2023 Suzuki GSX-8S

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When was the last time you heard of a patented internal component hidden inside a motorcycle engine? Quite a while ago I’d imagine, if at all! And if the latter is your answer, well, you have now so give a commendable round of applause to Suzuki and its brand-new 776cc, DOHC, eight-valve, parallel twin.

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These unique patented parts are the Suzuki Cross Balancer System operating from the crankshaft. Sure we’ve all heard of balancer shafts, or the like before, to smooth out unwanted vibration (especially from a parallel twin motor), but this new engine has ONE for each cylinder operating at 90-degrees to each other. So there’re two of them to be more precise, making this the smoothest parallel twin motorcycle engine I’ve ever come across. It also has a 270-degree ‘offset’ crankshaft, which basically makes it mimic power delivery similar to a V-Twin.

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This equates to 83hp@8,500rpm and 78Nm@6,800rpm. But what does all of this newfound trickery mean in the ‘real’ world you may ask? Well, one superb and compact new engine from Suzuki in decades, that’s what.

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The first time I pulled away I was rewarded with quite an instant and dramatic thrust, which I most certainly didn’t expect, onto a healthy and meaty mid-range and a decent dose of top end performance from their punchy new twin. If you’re wondering about top speed, it’s well over 200km/h, which is more than enough for an ‘800’ naked bike, right?

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However there’s so much more to the new GSX-8S than its striking new power plant. Oh yes, from the ground up this feisty twin is completely new from the front tyre to the rear tyre, on all counts. The new steel frame is connected to an aluminium swing-arm and the detachable sub-frame is exposed, which looks rather splendid I think in a retro type manner. This taught chassis has a long-ish wheelbase of 1,465mm and a low-ish seat height of 810mm. Suzuki seem to have the ergonomics spot on here, because the moment you mount the 8S you instantly feel ready for action and it doesn’t disappoint.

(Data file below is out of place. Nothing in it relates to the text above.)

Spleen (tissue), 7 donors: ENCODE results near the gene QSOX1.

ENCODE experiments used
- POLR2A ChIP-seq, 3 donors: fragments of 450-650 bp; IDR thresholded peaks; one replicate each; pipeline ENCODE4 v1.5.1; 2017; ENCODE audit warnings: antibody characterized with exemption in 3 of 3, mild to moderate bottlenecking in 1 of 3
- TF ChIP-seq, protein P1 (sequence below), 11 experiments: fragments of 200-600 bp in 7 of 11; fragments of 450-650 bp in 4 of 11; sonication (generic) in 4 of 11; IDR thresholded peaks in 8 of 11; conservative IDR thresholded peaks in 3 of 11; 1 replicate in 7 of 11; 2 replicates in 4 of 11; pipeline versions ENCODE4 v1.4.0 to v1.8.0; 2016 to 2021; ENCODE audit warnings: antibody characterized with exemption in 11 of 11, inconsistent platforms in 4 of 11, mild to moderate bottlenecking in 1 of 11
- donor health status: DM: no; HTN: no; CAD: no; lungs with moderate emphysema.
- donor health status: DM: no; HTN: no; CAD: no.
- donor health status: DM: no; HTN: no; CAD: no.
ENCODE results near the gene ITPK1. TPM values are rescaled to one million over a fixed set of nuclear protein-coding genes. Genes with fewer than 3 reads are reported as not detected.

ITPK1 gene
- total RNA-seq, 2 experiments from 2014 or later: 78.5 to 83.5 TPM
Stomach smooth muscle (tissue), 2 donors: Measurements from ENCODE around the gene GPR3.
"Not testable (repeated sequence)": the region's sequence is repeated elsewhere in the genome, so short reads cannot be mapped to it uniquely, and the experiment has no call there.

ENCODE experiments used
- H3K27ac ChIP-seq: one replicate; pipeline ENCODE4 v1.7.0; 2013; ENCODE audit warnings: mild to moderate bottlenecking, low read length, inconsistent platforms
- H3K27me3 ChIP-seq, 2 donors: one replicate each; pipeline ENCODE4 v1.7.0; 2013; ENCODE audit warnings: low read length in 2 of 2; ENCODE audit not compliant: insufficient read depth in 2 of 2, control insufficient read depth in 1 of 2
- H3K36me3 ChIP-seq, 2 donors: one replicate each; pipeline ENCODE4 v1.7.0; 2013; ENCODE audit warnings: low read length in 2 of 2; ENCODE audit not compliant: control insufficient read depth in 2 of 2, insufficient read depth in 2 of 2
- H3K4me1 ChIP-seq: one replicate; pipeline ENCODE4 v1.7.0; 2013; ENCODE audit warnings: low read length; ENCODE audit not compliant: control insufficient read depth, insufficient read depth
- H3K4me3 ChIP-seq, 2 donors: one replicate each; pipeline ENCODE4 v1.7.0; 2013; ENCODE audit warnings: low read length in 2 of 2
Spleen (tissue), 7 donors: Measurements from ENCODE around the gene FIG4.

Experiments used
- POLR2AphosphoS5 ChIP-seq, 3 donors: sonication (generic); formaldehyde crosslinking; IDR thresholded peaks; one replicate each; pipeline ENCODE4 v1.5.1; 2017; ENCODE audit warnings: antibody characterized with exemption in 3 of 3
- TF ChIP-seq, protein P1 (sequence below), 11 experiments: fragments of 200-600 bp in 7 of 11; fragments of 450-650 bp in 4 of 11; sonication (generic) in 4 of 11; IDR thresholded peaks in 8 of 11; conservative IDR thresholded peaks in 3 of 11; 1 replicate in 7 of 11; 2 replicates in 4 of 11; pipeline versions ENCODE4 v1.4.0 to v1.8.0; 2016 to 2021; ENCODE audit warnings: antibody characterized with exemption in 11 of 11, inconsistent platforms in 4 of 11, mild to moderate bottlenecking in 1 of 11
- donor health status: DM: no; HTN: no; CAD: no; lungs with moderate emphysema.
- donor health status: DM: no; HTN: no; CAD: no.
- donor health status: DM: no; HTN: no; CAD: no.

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It’s obviously a great town bike for tearing around our congested streets and chasing bigger bikes, but the 8S also has a naughty side and wheelies without complaint, if you fancy that sort of tomfoolery, which I most certainly do! It’s so much fun and never fails to make you grin like a Cheshire cat that’s just won a year's supply of tuna. Combine this delightful attribute with a solid and ‘well built’ feel that some bikes costing twice the price don’t have and you can see why MCN UK made this funky new twin their Naked Bike of the Year. I must also add my accolades by saying the GSX-8S is also one of the best bikes I’ve ridden this year too.

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So, happy moments aside, let’s get technical for a few moments, with the usual wealth of electronics demanded on today’s motorbikes. Firstly we have the new 5-inch TFT screen to relay everything and it works wonderfully in direct sunlight, I’m happy to inform. You can choose between a black or white background display, or leave it in automatic mode so it decides itself. This new screen works in conjunction with the SIRS (Suzuki Intelligent Ride System). S-DMS (Suzuki Drive Mode Selector) offers three rider modes A, B, or C, with A being the most aggressive and C for the ‘girly’ rain mode option. Three Traction Control (STCS) options are there too and you can alter when the shift light activates/flashes on the rev-counter. All of this can be fiddled with in a refreshingly user-friendly interface using the left side switchgear. I really liked that simplicity compared to some of the over-complicated rubbish I ‘didn’t’ have the pleasure of using this year, no names mentioned due to impending Molotov cocktails arriving in my garden.